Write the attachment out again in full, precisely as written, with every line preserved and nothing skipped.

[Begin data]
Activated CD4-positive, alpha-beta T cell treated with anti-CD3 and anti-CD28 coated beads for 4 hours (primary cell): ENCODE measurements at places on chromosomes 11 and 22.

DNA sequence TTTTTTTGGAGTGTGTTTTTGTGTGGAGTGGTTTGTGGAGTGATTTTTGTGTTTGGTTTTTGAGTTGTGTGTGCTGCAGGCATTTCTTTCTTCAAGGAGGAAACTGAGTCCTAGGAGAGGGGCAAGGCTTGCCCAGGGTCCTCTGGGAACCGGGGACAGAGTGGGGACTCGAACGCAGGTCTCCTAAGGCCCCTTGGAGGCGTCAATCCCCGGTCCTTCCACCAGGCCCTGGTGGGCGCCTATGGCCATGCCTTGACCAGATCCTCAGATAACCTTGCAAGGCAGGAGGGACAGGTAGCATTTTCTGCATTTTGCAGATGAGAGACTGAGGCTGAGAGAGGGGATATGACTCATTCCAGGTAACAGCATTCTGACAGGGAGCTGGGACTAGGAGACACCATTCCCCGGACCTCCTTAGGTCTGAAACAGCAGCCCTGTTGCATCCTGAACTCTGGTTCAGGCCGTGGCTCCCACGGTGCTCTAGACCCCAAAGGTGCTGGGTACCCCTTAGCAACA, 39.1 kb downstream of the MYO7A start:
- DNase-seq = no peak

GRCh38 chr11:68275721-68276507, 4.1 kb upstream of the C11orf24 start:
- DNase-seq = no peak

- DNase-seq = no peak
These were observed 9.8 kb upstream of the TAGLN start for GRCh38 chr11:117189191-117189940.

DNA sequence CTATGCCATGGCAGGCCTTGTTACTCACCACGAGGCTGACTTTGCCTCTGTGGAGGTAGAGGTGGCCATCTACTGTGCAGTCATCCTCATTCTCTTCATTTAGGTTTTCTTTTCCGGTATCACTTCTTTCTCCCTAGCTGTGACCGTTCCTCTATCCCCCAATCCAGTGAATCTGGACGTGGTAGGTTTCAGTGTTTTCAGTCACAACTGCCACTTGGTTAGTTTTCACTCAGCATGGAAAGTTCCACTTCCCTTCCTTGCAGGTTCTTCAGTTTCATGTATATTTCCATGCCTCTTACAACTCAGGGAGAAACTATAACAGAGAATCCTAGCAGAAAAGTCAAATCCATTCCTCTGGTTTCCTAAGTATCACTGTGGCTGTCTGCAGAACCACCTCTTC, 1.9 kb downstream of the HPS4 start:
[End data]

Activated CD4-positive, alpha-beta T cell treated with anti-CD3 and anti-CD28 coated beads for 4 hours (primary cell): ENCODE measurements at places on chromosomes 11 and 22.

DNA sequence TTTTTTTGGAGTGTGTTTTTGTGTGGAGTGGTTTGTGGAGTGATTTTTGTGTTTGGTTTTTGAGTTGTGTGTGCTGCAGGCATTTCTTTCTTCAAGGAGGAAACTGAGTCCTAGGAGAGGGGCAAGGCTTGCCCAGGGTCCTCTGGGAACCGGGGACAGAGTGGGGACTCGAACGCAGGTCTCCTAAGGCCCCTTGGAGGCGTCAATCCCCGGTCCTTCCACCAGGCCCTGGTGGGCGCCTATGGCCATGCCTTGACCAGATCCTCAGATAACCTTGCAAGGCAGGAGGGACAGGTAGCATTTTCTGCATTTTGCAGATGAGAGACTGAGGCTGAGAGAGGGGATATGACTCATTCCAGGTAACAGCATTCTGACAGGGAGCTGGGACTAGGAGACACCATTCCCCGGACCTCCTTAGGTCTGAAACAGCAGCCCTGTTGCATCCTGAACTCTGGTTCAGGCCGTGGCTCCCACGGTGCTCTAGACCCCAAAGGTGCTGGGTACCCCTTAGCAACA, 39.1 kb downstream of the MYO7A start:
- DNase-seq = no peak

GRCh38 chr11:68275721-68276507, 4.1 kb upstream of the C11orf24 start:
- DNase-seq = no peak

- DNase-seq = no peak
These were observed 9.8 kb upstream of the TAGLN start for GRCh38 chr11:117189191-117189940.

DNA sequence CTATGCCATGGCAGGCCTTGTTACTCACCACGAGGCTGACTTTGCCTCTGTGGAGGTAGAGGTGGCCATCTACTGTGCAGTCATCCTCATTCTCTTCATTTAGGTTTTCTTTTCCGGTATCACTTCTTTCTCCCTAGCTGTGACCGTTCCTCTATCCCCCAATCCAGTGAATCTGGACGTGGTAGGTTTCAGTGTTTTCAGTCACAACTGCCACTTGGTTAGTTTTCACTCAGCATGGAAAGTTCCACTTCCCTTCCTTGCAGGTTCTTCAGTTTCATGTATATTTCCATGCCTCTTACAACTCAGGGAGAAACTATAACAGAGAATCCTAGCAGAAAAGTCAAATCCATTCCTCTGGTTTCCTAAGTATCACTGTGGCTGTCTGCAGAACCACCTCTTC, 1.9 kb downstream of the HPS4 start: